Collaborating transparently on rebates is important to increase engagement, facilitate negotiations, reduce overheads and administrative time and, importantly, improve supply chain communication.
So how can manufacturers approach it in a smarter way, or perhaps even kick off the kind of rebate program that was previously in the ‘too hard’ bucket?
Solving the manufacturing rebate challenge
The key to delivering an effective rebate program lies in having a complete and transparent view of every aspect of the customer’s account and relationship with you. That means developing a single source of truth that captures every agreement and every incentive, and automatically triggers rebate payments based on performance metrics.
Utopia? Maybe. But it’s an achievable utopia.
Salesforce’s Manufacturing Cloud has recently been enhanced with a rebate management tool that enables manufacturers to do just this. Because it sits within Salesforce’s CRM, it holds and manages the whole customer lifecycle, from the client origination to contracts and rebates. You also don’t need Manufacturing Cloud to leverage this tool.
Once established, it can give everyone who needs account visibility a 360-degree view of the customer, which helps inform conversations, offers and retention strategies, and enhances customer service at every step.
Of course, getting started is often the hardest part of any technology implementation. Regardless of where you are on the rebate journey, a quick pilot scheme is often the best way to prove return on investment. Because it’s an ‘out of the box’ solution that requires no coding, manufacturers can get the system in, configure it to their need, load up a couple of clients to test it out and see how it works – you can validate the business case quickly and simply.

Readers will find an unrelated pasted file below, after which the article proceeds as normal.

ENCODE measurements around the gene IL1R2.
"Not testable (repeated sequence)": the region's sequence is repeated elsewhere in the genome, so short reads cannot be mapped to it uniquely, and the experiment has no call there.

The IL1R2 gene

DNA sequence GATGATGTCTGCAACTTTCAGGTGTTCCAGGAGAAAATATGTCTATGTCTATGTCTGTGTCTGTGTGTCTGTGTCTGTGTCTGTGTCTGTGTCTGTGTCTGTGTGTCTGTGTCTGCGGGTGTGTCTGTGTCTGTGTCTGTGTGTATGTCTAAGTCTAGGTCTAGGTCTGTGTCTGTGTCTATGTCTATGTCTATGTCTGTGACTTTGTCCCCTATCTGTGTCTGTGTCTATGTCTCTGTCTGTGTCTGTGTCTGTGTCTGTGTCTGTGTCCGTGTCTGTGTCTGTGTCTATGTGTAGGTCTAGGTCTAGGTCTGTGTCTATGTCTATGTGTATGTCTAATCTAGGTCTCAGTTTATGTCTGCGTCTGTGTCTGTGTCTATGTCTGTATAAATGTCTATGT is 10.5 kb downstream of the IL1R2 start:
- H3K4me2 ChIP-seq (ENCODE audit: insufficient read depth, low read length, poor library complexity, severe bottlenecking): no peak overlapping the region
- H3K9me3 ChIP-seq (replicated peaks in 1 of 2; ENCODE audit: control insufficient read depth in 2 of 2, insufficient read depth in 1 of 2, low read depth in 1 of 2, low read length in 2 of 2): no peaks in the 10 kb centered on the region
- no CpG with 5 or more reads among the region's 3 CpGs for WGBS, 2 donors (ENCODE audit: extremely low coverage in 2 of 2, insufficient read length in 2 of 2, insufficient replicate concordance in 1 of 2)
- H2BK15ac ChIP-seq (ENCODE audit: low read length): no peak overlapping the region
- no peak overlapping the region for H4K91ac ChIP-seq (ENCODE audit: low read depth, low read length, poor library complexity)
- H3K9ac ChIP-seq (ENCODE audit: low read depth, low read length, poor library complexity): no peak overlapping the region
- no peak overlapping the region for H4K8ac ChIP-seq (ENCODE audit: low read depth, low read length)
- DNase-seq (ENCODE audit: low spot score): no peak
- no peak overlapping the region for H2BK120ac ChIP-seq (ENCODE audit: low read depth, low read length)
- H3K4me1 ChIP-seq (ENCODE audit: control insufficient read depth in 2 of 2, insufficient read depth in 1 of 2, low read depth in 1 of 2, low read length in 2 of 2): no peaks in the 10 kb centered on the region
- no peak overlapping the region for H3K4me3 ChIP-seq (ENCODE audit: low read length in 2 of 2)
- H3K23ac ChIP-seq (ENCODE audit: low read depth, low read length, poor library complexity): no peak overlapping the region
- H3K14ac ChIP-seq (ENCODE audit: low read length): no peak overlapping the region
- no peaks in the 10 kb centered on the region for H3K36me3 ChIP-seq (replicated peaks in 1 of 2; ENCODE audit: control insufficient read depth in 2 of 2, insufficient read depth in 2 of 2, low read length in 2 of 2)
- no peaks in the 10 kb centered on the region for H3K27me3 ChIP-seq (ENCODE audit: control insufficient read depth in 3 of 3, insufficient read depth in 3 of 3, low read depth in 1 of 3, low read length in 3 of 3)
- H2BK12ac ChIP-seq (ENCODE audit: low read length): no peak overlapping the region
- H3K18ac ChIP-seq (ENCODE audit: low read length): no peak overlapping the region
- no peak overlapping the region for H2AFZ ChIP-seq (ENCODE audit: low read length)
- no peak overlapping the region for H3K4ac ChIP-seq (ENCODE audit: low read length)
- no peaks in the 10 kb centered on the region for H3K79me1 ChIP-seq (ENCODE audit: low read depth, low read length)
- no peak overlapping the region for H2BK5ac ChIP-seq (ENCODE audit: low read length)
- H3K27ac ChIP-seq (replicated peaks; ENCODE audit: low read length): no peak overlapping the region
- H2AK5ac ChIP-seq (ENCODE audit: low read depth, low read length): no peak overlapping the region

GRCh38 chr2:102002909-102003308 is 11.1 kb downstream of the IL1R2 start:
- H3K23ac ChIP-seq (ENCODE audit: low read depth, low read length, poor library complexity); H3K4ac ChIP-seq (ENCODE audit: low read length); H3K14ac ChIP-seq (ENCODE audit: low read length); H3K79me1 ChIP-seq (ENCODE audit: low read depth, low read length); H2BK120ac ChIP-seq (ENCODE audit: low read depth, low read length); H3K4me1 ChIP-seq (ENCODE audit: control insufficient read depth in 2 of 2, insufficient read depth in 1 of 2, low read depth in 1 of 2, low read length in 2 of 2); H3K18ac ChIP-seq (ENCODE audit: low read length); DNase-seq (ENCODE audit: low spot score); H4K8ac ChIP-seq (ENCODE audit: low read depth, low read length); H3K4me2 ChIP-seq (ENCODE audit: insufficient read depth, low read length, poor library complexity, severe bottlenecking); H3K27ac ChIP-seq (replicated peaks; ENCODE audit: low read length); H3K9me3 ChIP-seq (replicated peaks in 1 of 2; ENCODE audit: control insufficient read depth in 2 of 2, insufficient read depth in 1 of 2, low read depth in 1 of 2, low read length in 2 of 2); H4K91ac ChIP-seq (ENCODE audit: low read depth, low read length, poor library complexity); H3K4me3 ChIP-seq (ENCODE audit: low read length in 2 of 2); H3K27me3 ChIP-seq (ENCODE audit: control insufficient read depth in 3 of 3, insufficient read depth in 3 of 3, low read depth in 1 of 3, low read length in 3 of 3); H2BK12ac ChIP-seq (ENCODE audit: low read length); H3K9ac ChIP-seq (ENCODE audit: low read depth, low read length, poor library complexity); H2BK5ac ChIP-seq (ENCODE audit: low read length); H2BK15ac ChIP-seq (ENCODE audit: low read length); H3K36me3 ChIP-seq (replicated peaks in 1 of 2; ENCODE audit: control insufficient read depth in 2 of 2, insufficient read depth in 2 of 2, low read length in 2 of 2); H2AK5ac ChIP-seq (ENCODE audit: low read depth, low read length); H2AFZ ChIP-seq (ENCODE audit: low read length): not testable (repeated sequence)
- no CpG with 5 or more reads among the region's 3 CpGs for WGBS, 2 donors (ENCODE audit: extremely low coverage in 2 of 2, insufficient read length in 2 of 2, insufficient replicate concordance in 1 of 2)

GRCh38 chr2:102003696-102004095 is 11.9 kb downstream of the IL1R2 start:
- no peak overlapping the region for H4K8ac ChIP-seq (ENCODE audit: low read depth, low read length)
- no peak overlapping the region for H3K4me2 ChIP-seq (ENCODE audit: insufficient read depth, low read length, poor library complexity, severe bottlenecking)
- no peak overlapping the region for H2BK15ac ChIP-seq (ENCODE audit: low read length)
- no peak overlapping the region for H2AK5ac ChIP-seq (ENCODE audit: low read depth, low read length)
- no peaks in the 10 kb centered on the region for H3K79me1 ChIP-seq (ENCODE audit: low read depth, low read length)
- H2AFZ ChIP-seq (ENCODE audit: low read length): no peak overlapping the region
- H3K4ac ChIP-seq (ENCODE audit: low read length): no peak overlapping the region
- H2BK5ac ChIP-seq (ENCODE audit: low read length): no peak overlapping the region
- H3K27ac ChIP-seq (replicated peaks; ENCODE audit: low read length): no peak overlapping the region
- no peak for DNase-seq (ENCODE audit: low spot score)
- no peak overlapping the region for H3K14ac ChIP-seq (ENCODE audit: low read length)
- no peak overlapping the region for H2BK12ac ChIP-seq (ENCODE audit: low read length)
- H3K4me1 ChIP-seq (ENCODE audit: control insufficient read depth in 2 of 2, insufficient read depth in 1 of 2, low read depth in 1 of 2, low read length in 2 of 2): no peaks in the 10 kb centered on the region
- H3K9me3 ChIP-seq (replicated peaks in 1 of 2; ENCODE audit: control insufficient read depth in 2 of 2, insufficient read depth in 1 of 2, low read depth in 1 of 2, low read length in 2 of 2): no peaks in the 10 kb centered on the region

Building a customer-focused business
As we touched upon earlier, in our own consumer lives we know the value of great customer relationships, and manufacturers’ channel partners want to be just that – partners. They need a relationship that’s much more than the transactional, and the whole concept of loyalty is about adding value to the customer.
Rebates fall under the loyalty umbrella, and the beauty is it’s a sticky arrangement that benefits both parties – provided it’s managed well.
Previously, manufacturers may have consigned rebates into the ‘too time-consuming’ basket, or have managed them manually with varying degrees of success.
The new rebate management tool from Salesforce means those days are a thing of the past – and when you’re dealing with rebates that can potentially account for millions of dollars, the risks of getting it wrong – and the benefits of getting it right – are huge.
About the Authors
Imran Khan Director, Industry Strategy – CPG/FMCG & Manufacturing at Salesforce
With more than 20 years of global experience, Imran understands the challenges that consumer goods/FMCG companies are currently facing. In Imran’s roles, he has helped large and small companies transform into customer-centric organisations across FMCG, manufacturing, utilities, finance, and other industries.
Curtis Williams Regional Sales Director at Simplus Australia
With over 25 years in the IT Sector and a former Head of IT for a large manufacturer, Curtis is passionate about business disruption and innovation across the sector and enjoys providing new insights to customers on their business challenges. Curtis is our Manufacturing Industry lead and is based in the Melbourne office.